When rookie Pittsburgh Steelers wide receiver Martavis Bryant finally started to see playing time back in Week 7, he started producing right away. However, after catching 14 passes for 310 yards and six touchdowns in his first four NFL games, the Clemson product has cooled off considerably.
According to Steelers offensive coordinator Todd Haley, defenses are now paying more attention to Bryant now that he’s shown that he can impact games with his size and speed.
“I think they are much more aware of him now after seeing him make a few plays,” Haley said Thursday during his talk with the media. “We knew it would get more difficult. He had two hands on a football in the game last week that we felt like he had to make the play for us.
“They are aware of him. He is not under the radar any longer. That’s the way it is. Things get tougher and you have to continue to elevate your level of play, which he is working hard at. We are excited about the direction he is going. He needs to make those types of plays in games.”
Quarterback Ben Roethlisberger even acknowledged Wednesday during his talk with the media that Bryant is getting a little more attention than he was previously.
“Yeah a little bit. They’re keeping an eye on him,” Roethlisberger said. “He obviously came into the league into his first couple of games and made some pretty big splashes. The secret is not there anymore. It’s good because now he works hard and it’s not just going to be easy for him. We told him that that was going to be the case is that it’s not going to be easy and every week is going to continue to get harder and it’s shown that it is. I have confidence. I know he has confidence in himself that he’ll continue to work to keep getting better.”
Even though Bryant has only caught three passes for 34 yards in the Steelers last two games, Haley said Thursday that the Steelers fourth-round draft pick is still hungry and trying to improve his game.
“Oh yeah. He is a prideful guy,” Haley said. “He has been working his butt off in the meeting room and out here to try to do it the way he is supposed to be doing it.”
As for Bryant, he’s been leaning on fellow wide receiver Antonio Brown for guidance recently now that he’s getting more attention in the passing game.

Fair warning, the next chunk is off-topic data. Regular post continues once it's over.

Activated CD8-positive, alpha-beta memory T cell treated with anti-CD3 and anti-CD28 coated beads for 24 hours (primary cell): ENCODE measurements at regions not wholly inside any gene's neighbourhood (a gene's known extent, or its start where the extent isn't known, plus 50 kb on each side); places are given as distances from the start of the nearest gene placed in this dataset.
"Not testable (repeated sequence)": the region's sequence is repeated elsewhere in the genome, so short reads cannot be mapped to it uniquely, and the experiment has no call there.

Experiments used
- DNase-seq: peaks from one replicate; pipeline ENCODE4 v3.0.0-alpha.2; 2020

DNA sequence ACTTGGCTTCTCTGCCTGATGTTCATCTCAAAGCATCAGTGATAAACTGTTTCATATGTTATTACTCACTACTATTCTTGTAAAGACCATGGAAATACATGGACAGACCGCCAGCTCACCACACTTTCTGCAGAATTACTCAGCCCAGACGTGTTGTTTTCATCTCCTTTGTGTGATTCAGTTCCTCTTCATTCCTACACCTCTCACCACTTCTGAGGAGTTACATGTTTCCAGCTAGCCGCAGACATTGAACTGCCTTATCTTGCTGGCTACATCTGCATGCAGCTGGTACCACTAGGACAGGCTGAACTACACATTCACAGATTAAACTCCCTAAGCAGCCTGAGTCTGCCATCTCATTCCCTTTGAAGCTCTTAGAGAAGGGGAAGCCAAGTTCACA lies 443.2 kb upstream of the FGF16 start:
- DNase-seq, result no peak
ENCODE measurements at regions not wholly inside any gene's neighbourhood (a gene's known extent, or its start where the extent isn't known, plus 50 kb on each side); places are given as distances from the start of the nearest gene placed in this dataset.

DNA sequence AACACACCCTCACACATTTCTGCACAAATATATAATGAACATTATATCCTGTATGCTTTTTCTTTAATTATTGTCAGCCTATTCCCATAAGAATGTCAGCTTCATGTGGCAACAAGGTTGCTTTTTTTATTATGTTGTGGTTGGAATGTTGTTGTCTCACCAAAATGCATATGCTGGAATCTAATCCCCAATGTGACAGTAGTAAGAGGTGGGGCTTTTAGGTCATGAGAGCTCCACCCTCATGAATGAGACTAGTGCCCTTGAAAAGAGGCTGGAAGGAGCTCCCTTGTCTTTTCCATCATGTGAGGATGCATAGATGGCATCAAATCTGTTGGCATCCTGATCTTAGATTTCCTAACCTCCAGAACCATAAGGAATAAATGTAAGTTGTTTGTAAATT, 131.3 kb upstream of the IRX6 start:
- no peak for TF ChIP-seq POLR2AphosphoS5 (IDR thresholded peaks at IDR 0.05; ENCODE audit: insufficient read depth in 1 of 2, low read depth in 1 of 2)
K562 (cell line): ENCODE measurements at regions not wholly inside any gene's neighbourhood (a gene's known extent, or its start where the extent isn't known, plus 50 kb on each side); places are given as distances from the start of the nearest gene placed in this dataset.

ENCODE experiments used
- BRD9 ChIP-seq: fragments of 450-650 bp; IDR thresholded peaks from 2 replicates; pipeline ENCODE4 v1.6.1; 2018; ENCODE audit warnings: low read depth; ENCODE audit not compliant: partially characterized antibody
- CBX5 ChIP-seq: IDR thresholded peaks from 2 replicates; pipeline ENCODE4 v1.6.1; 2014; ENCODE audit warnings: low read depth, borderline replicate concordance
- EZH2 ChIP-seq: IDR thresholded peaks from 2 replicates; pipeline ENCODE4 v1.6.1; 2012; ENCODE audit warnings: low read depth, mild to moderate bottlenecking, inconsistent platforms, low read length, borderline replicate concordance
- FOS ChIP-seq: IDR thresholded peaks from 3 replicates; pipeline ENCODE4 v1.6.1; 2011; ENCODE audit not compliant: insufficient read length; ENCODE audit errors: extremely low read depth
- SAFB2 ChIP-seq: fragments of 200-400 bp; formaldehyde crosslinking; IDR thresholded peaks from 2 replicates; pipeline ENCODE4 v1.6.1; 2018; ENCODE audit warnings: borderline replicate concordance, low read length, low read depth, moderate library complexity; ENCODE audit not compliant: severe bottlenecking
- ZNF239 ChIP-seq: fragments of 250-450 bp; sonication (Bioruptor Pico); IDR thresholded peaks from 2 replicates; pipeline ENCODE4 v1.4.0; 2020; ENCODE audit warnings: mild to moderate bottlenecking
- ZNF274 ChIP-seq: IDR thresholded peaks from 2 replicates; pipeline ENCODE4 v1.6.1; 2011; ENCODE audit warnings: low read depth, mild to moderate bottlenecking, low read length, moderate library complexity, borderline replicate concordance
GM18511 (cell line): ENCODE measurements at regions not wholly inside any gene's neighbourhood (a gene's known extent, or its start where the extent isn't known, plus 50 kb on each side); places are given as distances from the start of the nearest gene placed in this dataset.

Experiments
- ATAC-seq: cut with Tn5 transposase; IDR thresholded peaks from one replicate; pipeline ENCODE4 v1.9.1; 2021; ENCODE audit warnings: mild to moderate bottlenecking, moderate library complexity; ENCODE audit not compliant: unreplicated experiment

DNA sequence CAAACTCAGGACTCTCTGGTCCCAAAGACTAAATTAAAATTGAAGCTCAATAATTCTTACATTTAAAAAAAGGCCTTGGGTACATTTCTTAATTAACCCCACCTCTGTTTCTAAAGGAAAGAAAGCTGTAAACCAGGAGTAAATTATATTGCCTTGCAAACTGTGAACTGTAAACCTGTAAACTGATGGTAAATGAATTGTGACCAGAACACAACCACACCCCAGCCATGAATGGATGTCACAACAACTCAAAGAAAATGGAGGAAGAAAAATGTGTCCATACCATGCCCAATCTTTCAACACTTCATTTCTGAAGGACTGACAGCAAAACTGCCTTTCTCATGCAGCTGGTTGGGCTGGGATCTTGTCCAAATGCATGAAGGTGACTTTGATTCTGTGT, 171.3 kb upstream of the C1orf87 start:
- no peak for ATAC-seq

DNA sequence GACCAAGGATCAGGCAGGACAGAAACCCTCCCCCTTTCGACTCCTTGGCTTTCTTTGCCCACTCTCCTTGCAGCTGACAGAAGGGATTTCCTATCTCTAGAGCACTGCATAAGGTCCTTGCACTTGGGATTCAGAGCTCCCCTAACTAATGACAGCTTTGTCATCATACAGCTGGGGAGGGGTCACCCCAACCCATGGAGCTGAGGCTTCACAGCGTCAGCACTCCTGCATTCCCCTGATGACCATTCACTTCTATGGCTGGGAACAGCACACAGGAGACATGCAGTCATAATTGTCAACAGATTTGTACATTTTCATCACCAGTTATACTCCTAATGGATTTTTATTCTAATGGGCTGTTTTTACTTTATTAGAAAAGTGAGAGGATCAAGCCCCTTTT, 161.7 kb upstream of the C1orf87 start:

“They’re treating me like a little ‘AB’ now,” Bryant said Thursday,” according to the Pittsburgh Tribune-Review. “So I’m just really following him, trying to do what he does.
“He just says you’ve got to outwork them. Double-team or not, you’ve got to go out and execute your plays. I’m just working hard, trying to get better.”
Coming out of college, Bryant was considered a player who was very raw and that’s not surprising being as he came out after his junior season. 42 of Bryant’s 61 career catches at Clemson came in 2013, so it’s obvious that he’s still got a lot to learn when it comes to playing the wide receiver position at the NFL level. He definitely has the measurables and skill sets needed to excel as professional, so as long as he continues to work hard he should have a very productive career in Pittsburgh.
Bryant’s build and style of play is similar to that of former Steelers wide receiver Plaxico Burress. Burress, who was drafted by the Steelers in the first-round of the 2000 NFL Draft, only caught 22 passes for 273 yards during his rookie season in Pittsburgh. He also failed to find the end zone that year and everyone remembers him spiking the football after making a catch in the Week 5 game against the Jacksonville Jaguars that season. Luckily that turnover in that game didn’t cost the Steelers a win.
Burress went on to catch 66 passes for 1,008 yards and six touchdowns in his second season with the Steelers and there’s no reason to think that Bryant can’t make that kind of jump next year. In the meantime, however, he just needs to follow the advice of Brown.
“He’s got to be on his screws, the details of his game,” Brown said, “and then just make the plays when the plays come to you.”
Bryant’s next opportunity to make plays will come Sunday against the Cincinnati Bengals, whose defense has only allowed 28 passes thrown 16 or more yards past the line of scrimmage to be completed so far this season. It will be a great test for the rookie and a chance for him to show that he can make plays against one of the better deep pass defenses in the league this season.
Bryant might not be flying underneath the radar of opposing defenses anymore, but he ought to get a few opportunities to fly over the top of the Bengals secondary Sunday. If he makes a few big plays in that game, we’ll be able to move past this recent slump narrative that is currently being used when talking about him.